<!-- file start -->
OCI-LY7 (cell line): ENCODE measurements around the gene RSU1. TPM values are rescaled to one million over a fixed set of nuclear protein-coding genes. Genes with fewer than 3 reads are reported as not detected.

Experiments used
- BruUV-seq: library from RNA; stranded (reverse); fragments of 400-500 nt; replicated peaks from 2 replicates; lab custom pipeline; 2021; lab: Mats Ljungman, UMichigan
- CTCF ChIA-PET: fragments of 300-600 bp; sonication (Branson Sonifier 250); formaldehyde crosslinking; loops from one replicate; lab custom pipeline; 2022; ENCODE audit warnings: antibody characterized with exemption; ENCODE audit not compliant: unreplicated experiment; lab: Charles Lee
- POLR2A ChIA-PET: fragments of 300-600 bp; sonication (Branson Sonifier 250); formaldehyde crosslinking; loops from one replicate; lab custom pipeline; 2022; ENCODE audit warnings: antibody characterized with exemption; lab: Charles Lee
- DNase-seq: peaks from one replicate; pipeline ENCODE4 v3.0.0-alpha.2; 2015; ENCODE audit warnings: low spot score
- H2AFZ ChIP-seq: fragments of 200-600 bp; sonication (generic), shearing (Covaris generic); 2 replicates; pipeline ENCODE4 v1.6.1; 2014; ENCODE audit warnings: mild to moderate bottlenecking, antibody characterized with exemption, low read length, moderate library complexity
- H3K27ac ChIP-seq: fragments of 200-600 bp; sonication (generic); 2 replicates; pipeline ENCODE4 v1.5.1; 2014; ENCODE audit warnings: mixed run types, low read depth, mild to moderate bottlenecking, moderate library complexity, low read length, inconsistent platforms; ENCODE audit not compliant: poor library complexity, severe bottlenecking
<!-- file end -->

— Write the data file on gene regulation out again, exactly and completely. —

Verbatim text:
OCI-LY7 (cell line): ENCODE measurements around the gene RSU1. TPM values are rescaled to one million over a fixed set of nuclear protein-coding genes. Genes with fewer than 3 reads are reported as not detected.

Experiments used
- BruUV-seq: library from RNA; stranded (reverse); fragments of 400-500 nt; replicated peaks from 2 replicates; lab custom pipeline; 2021; lab: Mats Ljungman, UMichigan
- CTCF ChIA-PET: fragments of 300-600 bp; sonication (Branson Sonifier 250); formaldehyde crosslinking; loops from one replicate; lab custom pipeline; 2022; ENCODE audit warnings: antibody characterized with exemption; ENCODE audit not compliant: unreplicated experiment; lab: Charles Lee
- POLR2A ChIA-PET: fragments of 300-600 bp; sonication (Branson Sonifier 250); formaldehyde crosslinking; loops from one replicate; lab custom pipeline; 2022; ENCODE audit warnings: antibody characterized with exemption; lab: Charles Lee
- DNase-seq: peaks from one replicate; pipeline ENCODE4 v3.0.0-alpha.2; 2015; ENCODE audit warnings: low spot score
- H2AFZ ChIP-seq: fragments of 200-600 bp; sonication (generic), shearing (Covaris generic); 2 replicates; pipeline ENCODE4 v1.6.1; 2014; ENCODE audit warnings: mild to moderate bottlenecking, antibody characterized with exemption, low read length, moderate library complexity
- H3K27ac ChIP-seq: fragments of 200-600 bp; sonication (generic); 2 replicates; pipeline ENCODE4 v1.5.1; 2014; ENCODE audit warnings: mixed run types, low read depth, mild to moderate bottlenecking, moderate library complexity, low read length, inconsistent platforms; ENCODE audit not compliant: poor library complexity, severe bottlenecking